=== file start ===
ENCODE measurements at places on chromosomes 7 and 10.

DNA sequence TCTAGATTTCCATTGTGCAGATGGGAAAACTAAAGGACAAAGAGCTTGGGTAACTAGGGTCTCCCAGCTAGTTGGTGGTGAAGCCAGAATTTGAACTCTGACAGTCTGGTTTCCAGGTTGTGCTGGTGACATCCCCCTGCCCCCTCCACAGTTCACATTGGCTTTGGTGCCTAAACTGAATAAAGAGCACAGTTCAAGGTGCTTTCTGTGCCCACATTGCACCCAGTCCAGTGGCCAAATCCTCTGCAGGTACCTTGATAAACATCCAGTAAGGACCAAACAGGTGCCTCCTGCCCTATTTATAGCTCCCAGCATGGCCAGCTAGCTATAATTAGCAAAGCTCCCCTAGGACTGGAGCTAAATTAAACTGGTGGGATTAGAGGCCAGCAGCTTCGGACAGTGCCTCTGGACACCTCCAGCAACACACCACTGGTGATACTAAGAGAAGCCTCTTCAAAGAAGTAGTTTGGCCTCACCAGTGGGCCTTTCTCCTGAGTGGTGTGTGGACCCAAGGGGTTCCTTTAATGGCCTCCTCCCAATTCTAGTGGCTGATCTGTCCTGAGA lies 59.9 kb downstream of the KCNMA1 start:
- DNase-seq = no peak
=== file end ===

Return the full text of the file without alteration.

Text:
ENCODE measurements at places on chromosomes 7 and 10.

DNA sequence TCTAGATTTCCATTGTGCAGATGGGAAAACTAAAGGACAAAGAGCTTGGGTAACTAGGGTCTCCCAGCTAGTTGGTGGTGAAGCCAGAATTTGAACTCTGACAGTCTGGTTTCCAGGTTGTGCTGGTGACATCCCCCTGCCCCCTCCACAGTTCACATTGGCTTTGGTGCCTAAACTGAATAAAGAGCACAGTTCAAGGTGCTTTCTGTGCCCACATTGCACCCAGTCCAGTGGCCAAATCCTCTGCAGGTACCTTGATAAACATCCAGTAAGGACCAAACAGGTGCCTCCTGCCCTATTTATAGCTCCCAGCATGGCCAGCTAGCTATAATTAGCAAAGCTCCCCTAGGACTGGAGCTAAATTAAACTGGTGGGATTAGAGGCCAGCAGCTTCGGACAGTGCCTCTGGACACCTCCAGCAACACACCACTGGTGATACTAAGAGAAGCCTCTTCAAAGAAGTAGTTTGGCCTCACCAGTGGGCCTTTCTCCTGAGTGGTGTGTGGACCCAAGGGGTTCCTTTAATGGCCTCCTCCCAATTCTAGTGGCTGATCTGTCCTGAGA lies 59.9 kb downstream of the KCNMA1 start:
- DNase-seq = no peak